Paniculata Hydrangeas

(PeeGee and Family)

Paniculata hydrangeas will grow and bloom in a wide variety of climates (hardy from USDA growing zones 3 to 7!). Unlike mopheads, they need several hours of sun to do well. If your weather is too cold to grow the pink and blue hydrangeas or if your landscape doesn't have much shade, consider growing one of the many types of paniculatas. North or south, we can all enjoy them.

Buy Paniculata Hydrangeas Online

A desirable trait of all paniculatas is their tolerance for pruning. One can prune them at any time except when they begin forming bloom heads in the summer. The paniculata is the ONLY hydrangea that can be pruned into a tree form.


Paniculatas often get very large. 8-10 feet tall and wide is not unusual. Some get even taller.

A beautiful paniculata, and one of the most popular is 'Limelight' which can be grown in all parts of the United States except those areas which receive no freezing weather.

Hydrangea Paniculata Care

Unlike other hydrangeas, paniculatas may be grown in full sun if they receive adequate moisture. However, they prefer a little shade during the hottest part of the afternoon in the deep south, especially if conditions are on the dry side.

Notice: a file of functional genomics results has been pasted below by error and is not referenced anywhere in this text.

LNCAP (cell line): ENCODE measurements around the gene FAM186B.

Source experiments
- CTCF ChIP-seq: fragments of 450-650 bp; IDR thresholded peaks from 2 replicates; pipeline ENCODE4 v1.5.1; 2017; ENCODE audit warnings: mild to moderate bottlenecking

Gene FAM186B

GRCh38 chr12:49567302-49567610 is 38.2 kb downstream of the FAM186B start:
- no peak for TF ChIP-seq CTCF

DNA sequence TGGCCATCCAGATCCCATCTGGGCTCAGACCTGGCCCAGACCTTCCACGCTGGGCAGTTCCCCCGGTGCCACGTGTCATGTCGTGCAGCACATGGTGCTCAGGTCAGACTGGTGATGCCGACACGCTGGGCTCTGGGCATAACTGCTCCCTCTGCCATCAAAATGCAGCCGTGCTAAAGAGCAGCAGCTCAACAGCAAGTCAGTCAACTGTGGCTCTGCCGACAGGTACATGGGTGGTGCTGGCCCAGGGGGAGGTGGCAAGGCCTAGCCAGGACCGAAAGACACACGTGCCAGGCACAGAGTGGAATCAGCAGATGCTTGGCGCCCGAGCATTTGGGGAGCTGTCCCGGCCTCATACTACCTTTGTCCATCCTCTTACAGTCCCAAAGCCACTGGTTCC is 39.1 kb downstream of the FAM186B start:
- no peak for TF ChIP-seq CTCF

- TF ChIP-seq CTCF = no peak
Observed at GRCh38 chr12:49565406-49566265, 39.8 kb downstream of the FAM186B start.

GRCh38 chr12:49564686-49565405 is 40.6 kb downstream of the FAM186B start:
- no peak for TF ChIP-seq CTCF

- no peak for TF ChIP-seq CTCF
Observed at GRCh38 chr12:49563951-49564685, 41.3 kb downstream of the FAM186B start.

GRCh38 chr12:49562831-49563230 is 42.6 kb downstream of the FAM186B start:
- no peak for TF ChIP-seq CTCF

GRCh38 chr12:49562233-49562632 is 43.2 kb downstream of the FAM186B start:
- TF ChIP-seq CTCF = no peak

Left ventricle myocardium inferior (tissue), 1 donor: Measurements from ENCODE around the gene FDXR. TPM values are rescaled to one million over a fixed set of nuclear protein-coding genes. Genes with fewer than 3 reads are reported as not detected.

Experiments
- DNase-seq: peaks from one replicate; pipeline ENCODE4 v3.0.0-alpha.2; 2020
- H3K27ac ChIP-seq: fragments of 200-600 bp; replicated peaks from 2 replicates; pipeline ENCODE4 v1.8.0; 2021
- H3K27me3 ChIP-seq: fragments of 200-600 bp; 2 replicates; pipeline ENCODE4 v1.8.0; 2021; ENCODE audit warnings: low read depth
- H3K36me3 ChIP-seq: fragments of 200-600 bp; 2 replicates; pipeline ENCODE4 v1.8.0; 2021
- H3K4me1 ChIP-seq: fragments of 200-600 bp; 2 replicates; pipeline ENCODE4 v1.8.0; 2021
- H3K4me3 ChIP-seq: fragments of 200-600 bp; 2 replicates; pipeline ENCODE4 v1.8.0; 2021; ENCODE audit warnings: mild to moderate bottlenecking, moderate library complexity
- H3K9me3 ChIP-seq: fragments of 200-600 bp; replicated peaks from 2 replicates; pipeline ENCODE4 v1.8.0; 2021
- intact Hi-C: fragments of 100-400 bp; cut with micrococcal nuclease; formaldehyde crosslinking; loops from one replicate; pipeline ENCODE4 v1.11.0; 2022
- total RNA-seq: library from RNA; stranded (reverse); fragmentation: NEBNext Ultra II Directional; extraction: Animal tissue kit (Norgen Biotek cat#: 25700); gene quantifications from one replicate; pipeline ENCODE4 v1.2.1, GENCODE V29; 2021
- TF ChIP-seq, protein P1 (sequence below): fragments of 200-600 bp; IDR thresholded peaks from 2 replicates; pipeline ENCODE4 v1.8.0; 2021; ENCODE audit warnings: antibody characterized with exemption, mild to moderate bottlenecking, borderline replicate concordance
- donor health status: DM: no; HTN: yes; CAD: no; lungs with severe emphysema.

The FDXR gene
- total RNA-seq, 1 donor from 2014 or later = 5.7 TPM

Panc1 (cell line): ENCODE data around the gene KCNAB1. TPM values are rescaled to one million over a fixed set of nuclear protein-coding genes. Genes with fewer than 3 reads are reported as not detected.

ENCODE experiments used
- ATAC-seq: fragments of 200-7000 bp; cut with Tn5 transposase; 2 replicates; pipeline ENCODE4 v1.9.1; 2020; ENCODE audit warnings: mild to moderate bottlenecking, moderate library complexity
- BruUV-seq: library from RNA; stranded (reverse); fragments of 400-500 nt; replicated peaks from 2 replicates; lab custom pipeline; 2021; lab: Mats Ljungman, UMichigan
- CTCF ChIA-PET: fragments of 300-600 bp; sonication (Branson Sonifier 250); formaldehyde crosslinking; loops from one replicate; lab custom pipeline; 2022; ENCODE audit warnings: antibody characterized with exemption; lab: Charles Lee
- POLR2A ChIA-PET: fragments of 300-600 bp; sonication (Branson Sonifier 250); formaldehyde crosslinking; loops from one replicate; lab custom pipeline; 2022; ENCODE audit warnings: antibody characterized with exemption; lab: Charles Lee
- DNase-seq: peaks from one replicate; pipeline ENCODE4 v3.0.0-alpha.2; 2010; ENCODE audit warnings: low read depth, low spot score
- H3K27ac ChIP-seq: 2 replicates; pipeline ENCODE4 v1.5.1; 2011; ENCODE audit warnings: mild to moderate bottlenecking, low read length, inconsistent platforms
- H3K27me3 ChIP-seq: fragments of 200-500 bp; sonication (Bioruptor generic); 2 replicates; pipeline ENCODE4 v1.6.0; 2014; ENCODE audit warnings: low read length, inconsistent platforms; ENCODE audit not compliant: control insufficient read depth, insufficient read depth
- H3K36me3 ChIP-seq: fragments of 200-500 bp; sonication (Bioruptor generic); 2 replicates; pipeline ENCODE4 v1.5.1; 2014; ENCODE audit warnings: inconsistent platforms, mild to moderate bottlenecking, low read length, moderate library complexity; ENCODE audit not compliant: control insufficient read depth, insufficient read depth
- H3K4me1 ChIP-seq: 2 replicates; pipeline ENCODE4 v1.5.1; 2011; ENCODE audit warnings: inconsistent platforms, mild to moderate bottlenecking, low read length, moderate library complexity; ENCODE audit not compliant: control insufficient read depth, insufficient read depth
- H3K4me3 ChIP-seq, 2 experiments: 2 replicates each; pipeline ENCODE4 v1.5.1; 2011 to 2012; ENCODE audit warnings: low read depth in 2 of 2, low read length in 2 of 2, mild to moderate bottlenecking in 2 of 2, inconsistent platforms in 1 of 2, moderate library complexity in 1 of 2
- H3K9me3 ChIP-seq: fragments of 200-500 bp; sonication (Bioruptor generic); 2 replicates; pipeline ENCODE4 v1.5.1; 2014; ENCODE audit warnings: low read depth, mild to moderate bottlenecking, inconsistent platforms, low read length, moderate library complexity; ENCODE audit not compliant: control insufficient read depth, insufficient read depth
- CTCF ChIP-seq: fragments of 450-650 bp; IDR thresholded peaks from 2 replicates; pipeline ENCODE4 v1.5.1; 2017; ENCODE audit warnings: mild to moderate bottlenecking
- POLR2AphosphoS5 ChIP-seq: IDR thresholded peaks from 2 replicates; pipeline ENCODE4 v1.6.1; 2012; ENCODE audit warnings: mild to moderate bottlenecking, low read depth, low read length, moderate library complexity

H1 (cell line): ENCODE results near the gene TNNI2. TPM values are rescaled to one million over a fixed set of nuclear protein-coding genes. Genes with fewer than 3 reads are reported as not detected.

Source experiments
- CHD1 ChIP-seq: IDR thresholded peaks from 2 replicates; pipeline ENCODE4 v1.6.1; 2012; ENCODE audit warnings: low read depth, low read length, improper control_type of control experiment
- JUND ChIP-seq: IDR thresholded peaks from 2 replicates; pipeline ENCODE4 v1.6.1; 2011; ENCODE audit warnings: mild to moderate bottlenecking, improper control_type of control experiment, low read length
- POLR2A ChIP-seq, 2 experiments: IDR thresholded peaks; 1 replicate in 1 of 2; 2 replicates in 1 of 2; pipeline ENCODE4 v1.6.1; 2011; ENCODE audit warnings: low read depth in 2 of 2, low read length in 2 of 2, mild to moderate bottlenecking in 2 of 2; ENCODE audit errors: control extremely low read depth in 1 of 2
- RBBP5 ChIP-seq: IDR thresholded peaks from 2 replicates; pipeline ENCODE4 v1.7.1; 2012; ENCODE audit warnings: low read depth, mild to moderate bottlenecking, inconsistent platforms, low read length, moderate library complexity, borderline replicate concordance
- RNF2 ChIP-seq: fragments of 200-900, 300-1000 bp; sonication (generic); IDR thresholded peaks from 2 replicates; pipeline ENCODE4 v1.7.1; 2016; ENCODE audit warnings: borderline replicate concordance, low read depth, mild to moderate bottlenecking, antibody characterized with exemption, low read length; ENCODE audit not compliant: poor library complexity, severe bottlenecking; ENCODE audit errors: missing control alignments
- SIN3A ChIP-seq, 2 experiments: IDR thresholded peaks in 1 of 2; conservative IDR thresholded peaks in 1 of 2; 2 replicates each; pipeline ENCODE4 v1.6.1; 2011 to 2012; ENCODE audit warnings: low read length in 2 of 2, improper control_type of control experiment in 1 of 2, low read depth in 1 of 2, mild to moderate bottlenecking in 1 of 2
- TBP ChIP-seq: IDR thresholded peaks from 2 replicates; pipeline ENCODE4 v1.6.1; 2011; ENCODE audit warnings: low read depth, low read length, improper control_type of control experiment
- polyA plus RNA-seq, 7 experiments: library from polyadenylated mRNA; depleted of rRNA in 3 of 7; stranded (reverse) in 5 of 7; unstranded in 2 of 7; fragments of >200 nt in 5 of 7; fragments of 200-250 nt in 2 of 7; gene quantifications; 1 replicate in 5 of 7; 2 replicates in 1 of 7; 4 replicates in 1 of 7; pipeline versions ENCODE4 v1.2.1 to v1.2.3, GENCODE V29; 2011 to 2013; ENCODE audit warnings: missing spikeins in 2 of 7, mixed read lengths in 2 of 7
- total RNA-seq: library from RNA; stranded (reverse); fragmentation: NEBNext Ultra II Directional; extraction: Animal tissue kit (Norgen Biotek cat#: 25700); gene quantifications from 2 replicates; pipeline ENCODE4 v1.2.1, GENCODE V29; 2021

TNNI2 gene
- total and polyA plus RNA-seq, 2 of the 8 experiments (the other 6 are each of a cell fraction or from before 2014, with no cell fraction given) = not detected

Paniculata hydrangeas are the only type of hydrangea you can prune into a beautiful tree. Many paniculatas are sold already pruned to a tree shape and others can be pruned to this shape.

Paniculatas can be pruned (see Method II) at ANY time other than immediately before they are to bloom. Check out our complete hydrangea care guide for more information. 


Photos to Identify Your Paniculata (PG) Hydrangea

If you are trying to identify a hydrangea that might be a paniculata, look closely at these pictures. They were sent to us by Greg and Beth from Washington state.

The pink on the blooms don't appear when the blooms first open, but emerge as the blooms age.

Note the size of the leaf and the serration (tooth) of the leaf edge. This leaf is smaller, softer, and less shiny than the mophead (macrophylla) leaf.


The name "paniculata" comes from the fact that many of the blooms are panicle-shaped (somewhat cone shaped) rather than ball-shaped. Many paniculata blooms develop a lovely pink shade as the blooms age, extending their beauty into the fall.



Plants We Recommend